How you carry your baby does matter!
Have you ever even thought about this??? If not, then I RECOMMEND you do. 😉
When you are worried about something your baby does or does not do, you often think in terms of a worst case scenario. You tend to think that there is something “wrong” with your child. Whereas, if you take a look at what parents unknowingly do to their babies, it may turn out that children perform in one way or another for a reason!
Why don’t I carry my baby this way? Here are some of those reasons:
1. The pelvis bears weight in a way it should NOT, and it is positioned with a significant frontal inclination.
When you hold your baby by “pressing” his or her pelvis to your torso with one arm while controlling the child’s head with the other hand, you subject your baby to a number of undesirable experiences. These range from incorrect positioning of the pelvis to developing a tendency for arching of the back. To make things worse, the torso is also bent asymmetrically.
2. Too much stress is placed on the spine.
In this position, the torso is vertical. It goes without mentioning that the baby is not yet prepared to deal with this type of load. Working against gravity under these circumstances — when the torso is not stable enough — is a real challenge. There are reasons why typical child development follows a certain order. A baby achieves individual skills one after the other — from low positions, in which the baby’s spine is parallel to the ground; to standing up and walking…
3. The head is always turned to one particular side.
Maybe you don’t want to admit it, but most often this is the case. Usually, when you decide to carry your baby this way, his or her head is always turned in one particular direction. Most often this is toward the same side as the one on which the baby is being carried. If the head is on our right, the baby will be more likely to look to his or her left.
Someone may say, “What’s the problem — I can just change sides!” Yes, but is it that easy? After all, you also have your preferences — and you usually carry your child on the side which is simply more comfortable for you…
4. Body map problems.
This is related to the previous issue. Let’s say a baby keeps looking to the left and just sees his or her left arm and basically everything on the left. This baby might have a tendency to put his or her left hand into the mouth while the right one might be completely ignored. This child definitely has fewer opportunities to get to know the world, since one side is practically unused. In sum, the “body map” that is being created in his or her brain does not reflect reality.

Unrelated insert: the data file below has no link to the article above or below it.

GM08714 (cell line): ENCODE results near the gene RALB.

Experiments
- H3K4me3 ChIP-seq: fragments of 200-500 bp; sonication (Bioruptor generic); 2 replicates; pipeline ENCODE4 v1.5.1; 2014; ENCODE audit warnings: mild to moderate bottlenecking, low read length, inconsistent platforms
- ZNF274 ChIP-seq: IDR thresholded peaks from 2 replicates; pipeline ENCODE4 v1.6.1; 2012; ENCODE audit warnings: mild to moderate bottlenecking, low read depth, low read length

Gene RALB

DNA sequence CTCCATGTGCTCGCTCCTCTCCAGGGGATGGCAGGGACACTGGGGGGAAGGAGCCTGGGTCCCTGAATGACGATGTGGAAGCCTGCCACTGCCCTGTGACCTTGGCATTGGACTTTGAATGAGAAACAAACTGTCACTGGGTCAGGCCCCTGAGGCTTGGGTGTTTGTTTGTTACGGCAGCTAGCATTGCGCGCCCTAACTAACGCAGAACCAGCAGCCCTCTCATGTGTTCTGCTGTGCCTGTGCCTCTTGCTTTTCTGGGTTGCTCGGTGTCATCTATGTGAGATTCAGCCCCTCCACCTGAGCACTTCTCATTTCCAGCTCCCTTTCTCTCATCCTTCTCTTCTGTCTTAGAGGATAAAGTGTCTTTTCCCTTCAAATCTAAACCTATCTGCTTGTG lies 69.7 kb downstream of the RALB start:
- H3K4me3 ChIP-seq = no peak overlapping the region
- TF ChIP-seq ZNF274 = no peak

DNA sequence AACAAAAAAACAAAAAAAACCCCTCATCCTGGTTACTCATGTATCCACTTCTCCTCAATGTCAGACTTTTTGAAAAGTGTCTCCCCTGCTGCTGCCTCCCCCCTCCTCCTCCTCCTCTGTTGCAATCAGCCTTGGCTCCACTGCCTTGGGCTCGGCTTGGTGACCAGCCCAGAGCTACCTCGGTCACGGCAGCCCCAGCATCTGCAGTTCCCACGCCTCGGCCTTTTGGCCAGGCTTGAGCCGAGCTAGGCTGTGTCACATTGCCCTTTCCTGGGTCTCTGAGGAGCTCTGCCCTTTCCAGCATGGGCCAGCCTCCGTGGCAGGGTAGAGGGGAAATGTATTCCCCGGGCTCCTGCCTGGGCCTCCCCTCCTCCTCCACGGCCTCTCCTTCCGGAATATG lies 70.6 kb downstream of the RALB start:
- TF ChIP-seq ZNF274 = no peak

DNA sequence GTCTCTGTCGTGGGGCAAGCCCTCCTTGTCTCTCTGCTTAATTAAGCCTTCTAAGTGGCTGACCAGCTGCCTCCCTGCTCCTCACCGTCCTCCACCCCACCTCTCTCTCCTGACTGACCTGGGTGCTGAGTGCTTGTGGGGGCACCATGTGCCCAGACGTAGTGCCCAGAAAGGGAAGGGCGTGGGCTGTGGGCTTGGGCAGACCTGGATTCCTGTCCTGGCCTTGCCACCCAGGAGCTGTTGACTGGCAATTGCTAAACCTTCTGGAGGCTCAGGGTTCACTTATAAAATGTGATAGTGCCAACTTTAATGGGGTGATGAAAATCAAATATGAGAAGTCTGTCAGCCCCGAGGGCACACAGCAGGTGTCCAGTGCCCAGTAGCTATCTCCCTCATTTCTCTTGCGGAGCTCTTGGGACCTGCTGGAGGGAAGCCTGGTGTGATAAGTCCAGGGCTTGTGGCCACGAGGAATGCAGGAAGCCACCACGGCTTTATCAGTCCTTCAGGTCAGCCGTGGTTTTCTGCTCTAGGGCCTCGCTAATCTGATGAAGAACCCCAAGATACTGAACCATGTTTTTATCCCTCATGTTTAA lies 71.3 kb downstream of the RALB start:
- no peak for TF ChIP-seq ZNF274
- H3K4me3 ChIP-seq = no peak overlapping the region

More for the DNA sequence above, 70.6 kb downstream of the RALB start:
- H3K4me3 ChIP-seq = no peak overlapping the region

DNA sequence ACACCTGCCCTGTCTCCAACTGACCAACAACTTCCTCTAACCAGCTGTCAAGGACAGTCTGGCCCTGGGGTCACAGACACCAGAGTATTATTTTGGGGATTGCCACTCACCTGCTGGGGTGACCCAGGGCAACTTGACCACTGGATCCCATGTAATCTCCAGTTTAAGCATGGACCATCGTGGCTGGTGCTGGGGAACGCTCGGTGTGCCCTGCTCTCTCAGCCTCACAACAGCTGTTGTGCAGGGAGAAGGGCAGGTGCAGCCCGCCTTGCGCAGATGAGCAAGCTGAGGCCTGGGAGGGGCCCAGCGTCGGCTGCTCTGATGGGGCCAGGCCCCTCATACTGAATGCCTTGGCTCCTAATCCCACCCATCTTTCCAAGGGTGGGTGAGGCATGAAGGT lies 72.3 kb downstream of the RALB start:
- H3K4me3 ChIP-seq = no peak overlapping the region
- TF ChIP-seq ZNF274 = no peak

Putting only one hand in the mouth or moving it to the back while lying on the tummy… Does this sound familiar? If so, maybe this is a good time to take a look at how you carry your little munchkin. 😉
5. ATNR — Asymmetrical Tonic Neck Reflex problems.
In short, ATNR is a primary reflex wherein the position of the baby’s arms and legs follow the orientation of the baby’s head. When the child “looks” to the right, the right arm and the right leg are straighter than those on the opposite side. If the baby turns his or her head to the left, it is the other way around (similar to a fencer’s posture).
ATNR is an important reflex, but it should disappear by the end of the 6th month of life. Otherwise, it may cause problems with crossing the midline of the body. The child may have trouble passing toys from hand to hand or reaching for them diagonally. The child might also have a hard time achieving other skills, such as rolling over and crawling on all fours.
6. It is not possible for the child to join hands at the midline of the body.
Connecting hands at the midline of the body is an important element of early child development. By the end of the third and into the fourth month of life, symmetry is being achieved — and it should be reinforced. Playing with the hands above the chest and putting them into the mouth gives the baby a clear sense of the midline of his or her body. It also helps to reinforce symmetry and coordination.
By carrying a baby as previously shown, you take this opportunity away…
Favoring one side of the body, reaching for toys with only one arm, putting only one hand in the mouth… Yes, it’s all very likely to happen in this case. 🙁
7. Too much of arching of the back.